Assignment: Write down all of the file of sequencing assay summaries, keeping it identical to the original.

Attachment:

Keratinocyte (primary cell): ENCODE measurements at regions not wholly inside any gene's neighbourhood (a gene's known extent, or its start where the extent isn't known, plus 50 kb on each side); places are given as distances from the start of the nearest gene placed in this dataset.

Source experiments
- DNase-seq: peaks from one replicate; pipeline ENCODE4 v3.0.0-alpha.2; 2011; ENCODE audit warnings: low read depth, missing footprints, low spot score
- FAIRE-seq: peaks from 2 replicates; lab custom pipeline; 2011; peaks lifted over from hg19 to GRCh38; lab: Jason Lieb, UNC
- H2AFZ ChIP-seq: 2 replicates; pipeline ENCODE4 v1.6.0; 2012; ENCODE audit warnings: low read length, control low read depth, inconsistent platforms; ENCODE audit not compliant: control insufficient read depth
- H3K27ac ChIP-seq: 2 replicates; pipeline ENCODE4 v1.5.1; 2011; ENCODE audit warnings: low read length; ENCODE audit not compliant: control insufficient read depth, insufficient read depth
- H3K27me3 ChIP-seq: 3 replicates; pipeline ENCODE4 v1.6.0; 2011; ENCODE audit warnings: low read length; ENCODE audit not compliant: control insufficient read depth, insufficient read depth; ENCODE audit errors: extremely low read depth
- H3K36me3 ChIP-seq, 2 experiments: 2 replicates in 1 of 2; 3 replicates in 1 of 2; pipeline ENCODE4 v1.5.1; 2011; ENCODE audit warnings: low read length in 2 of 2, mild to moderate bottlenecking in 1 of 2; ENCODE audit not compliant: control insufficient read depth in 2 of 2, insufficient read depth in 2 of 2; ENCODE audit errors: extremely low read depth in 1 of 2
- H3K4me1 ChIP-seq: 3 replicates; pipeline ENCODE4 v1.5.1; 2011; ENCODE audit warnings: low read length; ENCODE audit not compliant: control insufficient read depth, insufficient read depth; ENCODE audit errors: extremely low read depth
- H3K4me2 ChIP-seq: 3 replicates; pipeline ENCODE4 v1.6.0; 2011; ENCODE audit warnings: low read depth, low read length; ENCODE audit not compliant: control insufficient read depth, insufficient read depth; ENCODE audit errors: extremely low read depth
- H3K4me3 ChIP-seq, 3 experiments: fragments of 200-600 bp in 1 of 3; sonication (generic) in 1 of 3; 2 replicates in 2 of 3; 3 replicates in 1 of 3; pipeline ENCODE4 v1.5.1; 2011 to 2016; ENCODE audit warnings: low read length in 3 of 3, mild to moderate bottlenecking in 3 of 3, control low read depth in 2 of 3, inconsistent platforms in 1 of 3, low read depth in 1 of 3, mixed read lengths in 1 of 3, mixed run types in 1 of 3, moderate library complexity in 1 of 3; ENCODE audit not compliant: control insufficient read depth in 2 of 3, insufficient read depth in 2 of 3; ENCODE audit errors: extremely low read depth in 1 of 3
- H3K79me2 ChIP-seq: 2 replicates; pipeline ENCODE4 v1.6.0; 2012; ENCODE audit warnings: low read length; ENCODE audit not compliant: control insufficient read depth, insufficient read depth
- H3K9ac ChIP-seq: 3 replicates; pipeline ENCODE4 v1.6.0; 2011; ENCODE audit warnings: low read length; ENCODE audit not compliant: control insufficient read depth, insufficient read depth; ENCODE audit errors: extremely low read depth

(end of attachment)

Keratinocyte (primary cell): ENCODE measurements at regions not wholly inside any gene's neighbourhood (a gene's known extent, or its start where the extent isn't known, plus 50 kb on each side); places are given as distances from the start of the nearest gene placed in this dataset.

Source experiments
- DNase-seq: peaks from one replicate; pipeline ENCODE4 v3.0.0-alpha.2; 2011; ENCODE audit warnings: low read depth, missing footprints, low spot score
- FAIRE-seq: peaks from 2 replicates; lab custom pipeline; 2011; peaks lifted over from hg19 to GRCh38; lab: Jason Lieb, UNC
- H2AFZ ChIP-seq: 2 replicates; pipeline ENCODE4 v1.6.0; 2012; ENCODE audit warnings: low read length, control low read depth, inconsistent platforms; ENCODE audit not compliant: control insufficient read depth
- H3K27ac ChIP-seq: 2 replicates; pipeline ENCODE4 v1.5.1; 2011; ENCODE audit warnings: low read length; ENCODE audit not compliant: control insufficient read depth, insufficient read depth
- H3K27me3 ChIP-seq: 3 replicates; pipeline ENCODE4 v1.6.0; 2011; ENCODE audit warnings: low read length; ENCODE audit not compliant: control insufficient read depth, insufficient read depth; ENCODE audit errors: extremely low read depth
- H3K36me3 ChIP-seq, 2 experiments: 2 replicates in 1 of 2; 3 replicates in 1 of 2; pipeline ENCODE4 v1.5.1; 2011; ENCODE audit warnings: low read length in 2 of 2, mild to moderate bottlenecking in 1 of 2; ENCODE audit not compliant: control insufficient read depth in 2 of 2, insufficient read depth in 2 of 2; ENCODE audit errors: extremely low read depth in 1 of 2
- H3K4me1 ChIP-seq: 3 replicates; pipeline ENCODE4 v1.5.1; 2011; ENCODE audit warnings: low read length; ENCODE audit not compliant: control insufficient read depth, insufficient read depth; ENCODE audit errors: extremely low read depth
- H3K4me2 ChIP-seq: 3 replicates; pipeline ENCODE4 v1.6.0; 2011; ENCODE audit warnings: low read depth, low read length; ENCODE audit not compliant: control insufficient read depth, insufficient read depth; ENCODE audit errors: extremely low read depth
- H3K4me3 ChIP-seq, 3 experiments: fragments of 200-600 bp in 1 of 3; sonication (generic) in 1 of 3; 2 replicates in 2 of 3; 3 replicates in 1 of 3; pipeline ENCODE4 v1.5.1; 2011 to 2016; ENCODE audit warnings: low read length in 3 of 3, mild to moderate bottlenecking in 3 of 3, control low read depth in 2 of 3, inconsistent platforms in 1 of 3, low read depth in 1 of 3, mixed read lengths in 1 of 3, mixed run types in 1 of 3, moderate library complexity in 1 of 3; ENCODE audit not compliant: control insufficient read depth in 2 of 3, insufficient read depth in 2 of 3; ENCODE audit errors: extremely low read depth in 1 of 3
- H3K79me2 ChIP-seq: 2 replicates; pipeline ENCODE4 v1.6.0; 2012; ENCODE audit warnings: low read length; ENCODE audit not compliant: control insufficient read depth, insufficient read depth
- H3K9ac ChIP-seq: 3 replicates; pipeline ENCODE4 v1.6.0; 2011; ENCODE audit warnings: low read length; ENCODE audit not compliant: control insufficient read depth, insufficient read depth; ENCODE audit errors: extremely low read depth